Animosity, Divide Intensify in Housing Bond Debate

by Jeremy Elprin on June 23, 2004

Only a few hours apart yesterday, the Board of Supervisors Finance Committee and the full Board agreed to continue two different affordable housing bond proposals, proving once again that consensus on either measure may be nowhere in sight.

Tempers rose early in the morning as Finance Chair Chris Daly sparred with Matt Franklin, the mayor’s housing director, at a hearing that resulted in another continuance of Mayor Newsom’s proposed $195 million housing bond. Later in the day, the full Board voted 9-1 to continue Board President Matt Gonzalez’s $210 million proposal.

At the Finance Committee hearing, Daly appeared frustrated with many of Franklin’s repeated claims. Franklin stated that the mayor’s bond proposal was based on broad consensus, an assertion that Daly has categorically rejected for weeks. Then, as Franklin suggested that households of moderate, not low, incomes were the neediest of housing assistance, Daly made it clear that he did not want to hear any more from mayor’s housing director.

A few hours later, a cooler, calmer Daly exhorted his fellow Supervisors to pass his co-sponsored bond proposal instead of pushing it back to another meeting. “That’s what we should do, that’s our moral obligation, and, guess what, that’s good policy,” Daly said.

Daly raised the point that by approving a $210 million ballot measure, the Board could still lower the total to any amount. Inevitably, there would be necessary tweaking and restructuring of the proposal before it was placed on the ballot in the fall. But if the Board were to approve the mayor’s $195 million bond, they could not raise the dollar amount any higher.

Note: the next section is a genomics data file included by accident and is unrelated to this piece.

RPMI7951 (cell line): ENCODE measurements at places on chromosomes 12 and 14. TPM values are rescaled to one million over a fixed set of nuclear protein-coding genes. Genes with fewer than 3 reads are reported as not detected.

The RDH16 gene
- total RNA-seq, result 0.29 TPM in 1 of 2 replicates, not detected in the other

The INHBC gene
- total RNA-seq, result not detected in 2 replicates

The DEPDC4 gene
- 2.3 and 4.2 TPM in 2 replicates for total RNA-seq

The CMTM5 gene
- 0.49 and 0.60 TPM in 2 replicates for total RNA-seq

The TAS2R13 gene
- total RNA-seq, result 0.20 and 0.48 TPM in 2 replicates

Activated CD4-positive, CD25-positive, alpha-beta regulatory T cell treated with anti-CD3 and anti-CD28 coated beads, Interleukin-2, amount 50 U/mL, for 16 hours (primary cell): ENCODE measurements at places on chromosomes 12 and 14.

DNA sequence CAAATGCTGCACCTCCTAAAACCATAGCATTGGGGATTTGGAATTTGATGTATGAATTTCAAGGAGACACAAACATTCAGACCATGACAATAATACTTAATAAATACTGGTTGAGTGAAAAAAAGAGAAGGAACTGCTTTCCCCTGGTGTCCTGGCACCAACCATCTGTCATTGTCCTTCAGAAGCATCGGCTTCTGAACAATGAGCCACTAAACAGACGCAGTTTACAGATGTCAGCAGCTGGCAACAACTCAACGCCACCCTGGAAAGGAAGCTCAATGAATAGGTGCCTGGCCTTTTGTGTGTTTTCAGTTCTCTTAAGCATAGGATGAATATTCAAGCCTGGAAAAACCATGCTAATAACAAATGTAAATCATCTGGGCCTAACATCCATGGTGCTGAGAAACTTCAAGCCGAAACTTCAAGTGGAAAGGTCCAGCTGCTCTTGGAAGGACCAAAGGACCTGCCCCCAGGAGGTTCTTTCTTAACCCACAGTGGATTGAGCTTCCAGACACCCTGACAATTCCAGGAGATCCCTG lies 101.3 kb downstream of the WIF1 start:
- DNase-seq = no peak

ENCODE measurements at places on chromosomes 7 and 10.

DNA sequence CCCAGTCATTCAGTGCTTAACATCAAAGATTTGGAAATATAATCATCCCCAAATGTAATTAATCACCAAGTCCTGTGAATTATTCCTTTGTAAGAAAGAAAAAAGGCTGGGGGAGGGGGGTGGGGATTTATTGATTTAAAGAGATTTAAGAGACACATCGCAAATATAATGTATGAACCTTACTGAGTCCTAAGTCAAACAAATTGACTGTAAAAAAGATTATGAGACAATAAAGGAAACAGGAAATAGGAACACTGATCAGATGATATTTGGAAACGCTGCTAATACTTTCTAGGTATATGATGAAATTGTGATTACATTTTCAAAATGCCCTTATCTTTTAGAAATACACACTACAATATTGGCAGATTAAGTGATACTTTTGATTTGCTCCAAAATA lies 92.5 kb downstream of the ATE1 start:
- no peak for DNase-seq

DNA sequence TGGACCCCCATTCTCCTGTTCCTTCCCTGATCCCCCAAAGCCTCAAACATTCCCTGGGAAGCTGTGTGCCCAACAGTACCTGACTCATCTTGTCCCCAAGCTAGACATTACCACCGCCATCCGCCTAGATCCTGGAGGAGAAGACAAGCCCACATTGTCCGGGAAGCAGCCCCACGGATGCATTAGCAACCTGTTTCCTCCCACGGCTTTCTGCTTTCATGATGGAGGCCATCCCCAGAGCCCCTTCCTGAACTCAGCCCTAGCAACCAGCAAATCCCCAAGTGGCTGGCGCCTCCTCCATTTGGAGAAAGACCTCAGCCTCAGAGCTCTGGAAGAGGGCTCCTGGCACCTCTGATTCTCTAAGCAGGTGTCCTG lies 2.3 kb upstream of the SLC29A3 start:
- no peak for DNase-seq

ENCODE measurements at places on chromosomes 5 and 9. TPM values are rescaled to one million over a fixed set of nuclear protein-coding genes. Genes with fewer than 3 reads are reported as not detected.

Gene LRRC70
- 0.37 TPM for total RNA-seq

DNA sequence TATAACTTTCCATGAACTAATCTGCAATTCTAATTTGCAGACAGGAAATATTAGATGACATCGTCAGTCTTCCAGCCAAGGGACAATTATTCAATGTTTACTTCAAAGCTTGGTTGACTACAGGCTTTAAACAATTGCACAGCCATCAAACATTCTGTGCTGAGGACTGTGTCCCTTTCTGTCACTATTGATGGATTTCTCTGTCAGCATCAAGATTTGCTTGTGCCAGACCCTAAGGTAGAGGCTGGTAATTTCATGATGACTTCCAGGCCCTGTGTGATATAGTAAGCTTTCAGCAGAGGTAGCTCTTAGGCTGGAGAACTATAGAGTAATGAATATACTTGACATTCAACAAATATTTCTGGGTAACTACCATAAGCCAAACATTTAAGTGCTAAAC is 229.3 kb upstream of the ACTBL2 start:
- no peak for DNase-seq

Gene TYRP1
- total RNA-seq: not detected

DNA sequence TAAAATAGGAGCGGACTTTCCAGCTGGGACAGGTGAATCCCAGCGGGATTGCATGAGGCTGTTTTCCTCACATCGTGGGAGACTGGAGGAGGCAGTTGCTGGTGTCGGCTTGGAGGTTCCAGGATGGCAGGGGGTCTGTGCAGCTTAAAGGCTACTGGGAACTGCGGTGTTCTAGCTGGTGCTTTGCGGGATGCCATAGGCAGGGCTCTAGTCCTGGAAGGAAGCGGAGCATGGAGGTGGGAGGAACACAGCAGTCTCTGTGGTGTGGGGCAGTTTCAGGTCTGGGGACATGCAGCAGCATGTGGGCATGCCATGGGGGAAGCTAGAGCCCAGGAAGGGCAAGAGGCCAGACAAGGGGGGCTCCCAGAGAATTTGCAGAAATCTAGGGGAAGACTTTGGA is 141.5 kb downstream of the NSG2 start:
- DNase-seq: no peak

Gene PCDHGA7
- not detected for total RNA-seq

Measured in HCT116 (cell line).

If certain politically powerful constituencies, such as the city’s huge tenant population, refuse to vote for the $195 million bond because it doesn’t provide enough money for affordable housing, the bond will fail miserably. Therefore, Daly advised, the Board should pass a measure with a higher dollar amount, with a malleable figure that could be worked down after a true consensus has been reached.

But the rest of the Board appeared too ambivalent to side with Daly. Some Supervisors, while suggesting they would vote for the Daly-Gonzalez bond further down the road, were concerned that approving the proposal with too much haste could ultimately prove calamitous. Amidst heated disagreement surrounding the two bond proposals, about the only thing the Board could agree on was that so far, little consensus has been reached for either measure.

Now the Board remains faced with the challenge of bringing together the two conflicting sides to agree on a housing bond that will collect at least a two-thirds vote in November. But as individual details surrounding the issue appear more contentious, compromise is becoming all the more difficult to find.

Filed under: Bay Area / California